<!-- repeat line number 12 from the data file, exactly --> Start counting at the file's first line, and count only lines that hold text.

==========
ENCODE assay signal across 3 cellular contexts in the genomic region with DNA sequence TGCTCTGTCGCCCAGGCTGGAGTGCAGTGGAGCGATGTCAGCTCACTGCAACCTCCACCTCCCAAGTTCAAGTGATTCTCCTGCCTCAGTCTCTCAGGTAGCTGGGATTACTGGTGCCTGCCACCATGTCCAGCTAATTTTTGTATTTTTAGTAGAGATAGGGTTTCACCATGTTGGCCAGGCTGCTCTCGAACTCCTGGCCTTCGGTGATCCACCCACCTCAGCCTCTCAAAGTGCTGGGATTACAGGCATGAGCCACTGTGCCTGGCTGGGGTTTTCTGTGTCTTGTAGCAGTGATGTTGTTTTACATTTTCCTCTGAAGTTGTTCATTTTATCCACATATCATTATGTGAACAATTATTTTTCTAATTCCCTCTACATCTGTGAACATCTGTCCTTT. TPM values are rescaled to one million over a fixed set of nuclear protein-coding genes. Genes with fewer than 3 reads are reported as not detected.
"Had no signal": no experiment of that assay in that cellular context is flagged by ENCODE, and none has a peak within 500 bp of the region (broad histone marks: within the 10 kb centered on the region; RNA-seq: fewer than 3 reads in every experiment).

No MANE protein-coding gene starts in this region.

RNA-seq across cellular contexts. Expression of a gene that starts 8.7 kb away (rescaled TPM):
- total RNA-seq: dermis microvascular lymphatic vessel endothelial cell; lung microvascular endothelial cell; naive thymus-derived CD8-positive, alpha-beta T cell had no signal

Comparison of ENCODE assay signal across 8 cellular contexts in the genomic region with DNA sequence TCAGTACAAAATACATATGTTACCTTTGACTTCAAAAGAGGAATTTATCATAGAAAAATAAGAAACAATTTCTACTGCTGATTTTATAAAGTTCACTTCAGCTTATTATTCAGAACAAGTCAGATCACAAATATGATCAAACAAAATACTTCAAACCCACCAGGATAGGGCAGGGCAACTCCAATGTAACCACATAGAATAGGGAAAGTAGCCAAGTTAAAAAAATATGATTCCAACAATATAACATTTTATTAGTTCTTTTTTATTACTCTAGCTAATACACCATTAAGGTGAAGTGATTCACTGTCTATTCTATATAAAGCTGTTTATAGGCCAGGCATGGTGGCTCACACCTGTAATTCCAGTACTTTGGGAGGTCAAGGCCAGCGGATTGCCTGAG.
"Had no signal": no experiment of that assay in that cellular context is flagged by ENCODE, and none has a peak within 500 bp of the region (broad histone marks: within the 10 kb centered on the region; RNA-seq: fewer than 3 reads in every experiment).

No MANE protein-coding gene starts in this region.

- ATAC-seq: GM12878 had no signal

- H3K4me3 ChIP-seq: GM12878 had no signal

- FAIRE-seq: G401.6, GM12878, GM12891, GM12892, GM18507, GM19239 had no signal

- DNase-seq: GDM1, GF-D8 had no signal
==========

- DNase-seq: GDM1, GF-D8 had no signal